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Idiot wind, blowing every time you move your mouth,
Blowing down the backroads, headin’ south
— Bob Dylan, “Idiot Wind.” (1974).
Sarah Palin has done it again. On the advice of the McCain-Palin team, she’s trying to tie Obama to another professor, this time to Columbia University’s Rashid Khalidi. Here she is at Bowling Green University, “It seems that there is yet another radical professor from the neighborhood who spent a lot of time with Barack Obama going back several years. This is important because his associate, Rashid Khalidi, he in addition to being a political ally of Barack Obama, he’s a former spokesperson for the Palestinian Liberation Organization.”
The Bill Ayers move didn’t really work. He’s the first professor that Palin refers to. The neighborhood is Hyde Park, which surrounds the University of Chicago, where Khalidi and Barack Obama used to work, where Ayers lives, and where Michelle Obama works (she’s currently on leave from the University of Chicago hospital). Few bought the Ayers story. It was far-fetched. It’s true that Ayers was a Weatherman (one of its cofounders in 1969). Also true that he went underground not long after (“we lived like hippies,” he later said). It is also the case that the FBI dropped its case against him, but pursued his partner, Bernardine Dohrn. They surrendered in 1980, and when a judge lectured her about social change and tactics, Dohrn held fast, telling him that they had “differing views on America.” So it goes.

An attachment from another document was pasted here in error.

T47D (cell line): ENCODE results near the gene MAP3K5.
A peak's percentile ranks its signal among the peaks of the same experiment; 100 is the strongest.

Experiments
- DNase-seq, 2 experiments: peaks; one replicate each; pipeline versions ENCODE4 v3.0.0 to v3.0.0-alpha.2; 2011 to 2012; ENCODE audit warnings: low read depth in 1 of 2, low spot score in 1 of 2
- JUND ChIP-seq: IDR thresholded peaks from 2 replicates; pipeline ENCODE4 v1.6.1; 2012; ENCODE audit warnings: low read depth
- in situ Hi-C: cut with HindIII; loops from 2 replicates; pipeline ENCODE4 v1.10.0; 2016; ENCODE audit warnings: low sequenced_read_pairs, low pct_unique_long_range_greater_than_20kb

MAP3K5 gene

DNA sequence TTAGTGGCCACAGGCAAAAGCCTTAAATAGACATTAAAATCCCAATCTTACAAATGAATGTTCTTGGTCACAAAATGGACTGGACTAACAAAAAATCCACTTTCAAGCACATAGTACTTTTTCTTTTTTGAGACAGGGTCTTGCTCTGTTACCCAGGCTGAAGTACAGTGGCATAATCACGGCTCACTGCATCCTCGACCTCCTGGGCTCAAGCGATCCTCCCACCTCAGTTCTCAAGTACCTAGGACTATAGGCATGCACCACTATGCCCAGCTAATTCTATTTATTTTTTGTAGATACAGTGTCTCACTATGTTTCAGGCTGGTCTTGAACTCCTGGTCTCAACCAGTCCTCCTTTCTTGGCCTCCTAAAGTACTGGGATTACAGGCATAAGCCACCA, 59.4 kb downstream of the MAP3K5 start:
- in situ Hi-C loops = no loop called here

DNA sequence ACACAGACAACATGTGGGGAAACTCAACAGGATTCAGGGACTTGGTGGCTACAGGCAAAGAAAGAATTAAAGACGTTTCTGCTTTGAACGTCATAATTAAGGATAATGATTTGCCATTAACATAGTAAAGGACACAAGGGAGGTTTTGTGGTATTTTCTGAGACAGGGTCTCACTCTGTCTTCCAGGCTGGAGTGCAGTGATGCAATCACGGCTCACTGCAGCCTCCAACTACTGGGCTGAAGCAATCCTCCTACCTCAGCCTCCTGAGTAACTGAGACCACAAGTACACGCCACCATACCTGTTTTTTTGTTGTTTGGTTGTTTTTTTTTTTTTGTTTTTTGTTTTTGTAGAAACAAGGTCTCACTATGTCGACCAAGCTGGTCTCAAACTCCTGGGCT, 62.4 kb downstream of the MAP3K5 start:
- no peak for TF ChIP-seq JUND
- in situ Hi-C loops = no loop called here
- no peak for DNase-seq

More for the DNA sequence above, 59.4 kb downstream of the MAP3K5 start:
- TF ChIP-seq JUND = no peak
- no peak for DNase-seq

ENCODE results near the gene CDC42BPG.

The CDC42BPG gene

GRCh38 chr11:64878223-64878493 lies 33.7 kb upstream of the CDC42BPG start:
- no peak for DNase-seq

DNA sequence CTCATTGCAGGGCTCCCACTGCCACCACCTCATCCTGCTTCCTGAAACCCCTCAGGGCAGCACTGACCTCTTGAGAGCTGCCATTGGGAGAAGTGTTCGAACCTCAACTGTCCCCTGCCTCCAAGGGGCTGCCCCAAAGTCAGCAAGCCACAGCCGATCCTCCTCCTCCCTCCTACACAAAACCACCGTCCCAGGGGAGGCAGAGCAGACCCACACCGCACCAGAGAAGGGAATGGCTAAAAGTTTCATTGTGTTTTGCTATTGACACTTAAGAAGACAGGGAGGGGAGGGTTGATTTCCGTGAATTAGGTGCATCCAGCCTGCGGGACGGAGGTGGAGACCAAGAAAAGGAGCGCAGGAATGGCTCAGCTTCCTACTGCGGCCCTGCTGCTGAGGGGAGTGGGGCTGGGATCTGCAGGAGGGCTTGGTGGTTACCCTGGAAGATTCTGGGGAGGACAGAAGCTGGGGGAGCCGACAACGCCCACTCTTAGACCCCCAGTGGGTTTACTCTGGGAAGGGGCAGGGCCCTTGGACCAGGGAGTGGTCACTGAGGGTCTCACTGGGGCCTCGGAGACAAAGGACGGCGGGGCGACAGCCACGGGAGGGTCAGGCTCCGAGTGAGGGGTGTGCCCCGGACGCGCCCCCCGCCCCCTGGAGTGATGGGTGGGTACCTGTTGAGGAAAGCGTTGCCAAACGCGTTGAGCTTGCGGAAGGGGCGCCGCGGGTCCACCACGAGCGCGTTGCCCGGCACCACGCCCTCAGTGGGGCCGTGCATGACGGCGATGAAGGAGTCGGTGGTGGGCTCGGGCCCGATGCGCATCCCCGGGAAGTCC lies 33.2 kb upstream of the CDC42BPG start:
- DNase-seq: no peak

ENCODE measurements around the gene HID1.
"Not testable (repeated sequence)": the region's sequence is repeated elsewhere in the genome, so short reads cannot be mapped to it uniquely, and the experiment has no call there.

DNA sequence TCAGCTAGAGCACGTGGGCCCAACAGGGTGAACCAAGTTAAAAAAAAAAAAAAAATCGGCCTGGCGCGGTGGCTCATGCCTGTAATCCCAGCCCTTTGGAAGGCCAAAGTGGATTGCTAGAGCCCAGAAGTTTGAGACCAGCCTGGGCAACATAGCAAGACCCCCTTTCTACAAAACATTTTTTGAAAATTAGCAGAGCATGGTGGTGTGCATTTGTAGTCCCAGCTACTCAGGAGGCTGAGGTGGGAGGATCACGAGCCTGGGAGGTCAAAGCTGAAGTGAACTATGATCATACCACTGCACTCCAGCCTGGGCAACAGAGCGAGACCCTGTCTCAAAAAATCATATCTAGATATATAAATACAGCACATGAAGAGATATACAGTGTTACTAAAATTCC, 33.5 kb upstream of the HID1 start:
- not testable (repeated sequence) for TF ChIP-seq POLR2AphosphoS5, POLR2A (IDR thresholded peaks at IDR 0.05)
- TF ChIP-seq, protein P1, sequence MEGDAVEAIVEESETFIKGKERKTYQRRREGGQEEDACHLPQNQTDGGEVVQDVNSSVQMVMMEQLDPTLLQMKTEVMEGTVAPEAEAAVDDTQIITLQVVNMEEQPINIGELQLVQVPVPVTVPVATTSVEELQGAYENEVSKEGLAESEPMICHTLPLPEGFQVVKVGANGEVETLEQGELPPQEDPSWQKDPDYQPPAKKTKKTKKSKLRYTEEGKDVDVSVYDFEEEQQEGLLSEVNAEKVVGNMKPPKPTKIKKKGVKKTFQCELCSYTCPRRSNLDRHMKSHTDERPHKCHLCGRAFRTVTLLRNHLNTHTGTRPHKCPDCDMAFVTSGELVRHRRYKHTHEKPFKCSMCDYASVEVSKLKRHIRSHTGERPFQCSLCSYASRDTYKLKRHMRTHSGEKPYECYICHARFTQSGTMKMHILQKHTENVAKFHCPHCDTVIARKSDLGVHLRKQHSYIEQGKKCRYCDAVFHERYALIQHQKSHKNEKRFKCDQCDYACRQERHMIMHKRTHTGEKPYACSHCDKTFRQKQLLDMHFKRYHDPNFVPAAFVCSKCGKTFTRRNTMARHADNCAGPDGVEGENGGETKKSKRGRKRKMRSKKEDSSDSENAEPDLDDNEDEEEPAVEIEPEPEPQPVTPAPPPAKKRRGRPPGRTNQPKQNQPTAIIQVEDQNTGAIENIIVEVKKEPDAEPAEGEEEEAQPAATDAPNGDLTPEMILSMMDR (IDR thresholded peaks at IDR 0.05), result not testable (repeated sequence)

Obama was born in 1961. He was only eight when the Weathermen formed. And he was in Indonesia. There he got his own lessons in power from his step-father Lolo, “Better to be strong. If you can’t be strong, be clever and make peace with someone who’s strong. But always better to be strong yourself. Always.” Lolo is one of the richest characters in Obama’s Dreams from my father, and it is through Lolo’s reticence that we come to learn how the 1965 mass genocide of Indonesian communists affected Obama (which he calls “one of the more brutal and swift campaigns of suppression in modern times,” and then lyrically bemoans the amnesia, how the events can disappear “the same way the rich and loamy earth could soak up the rivers of blood that had once coursed through the streets”). Lolo sleeps with a gun under his pillow. But Lolo is no terrorist.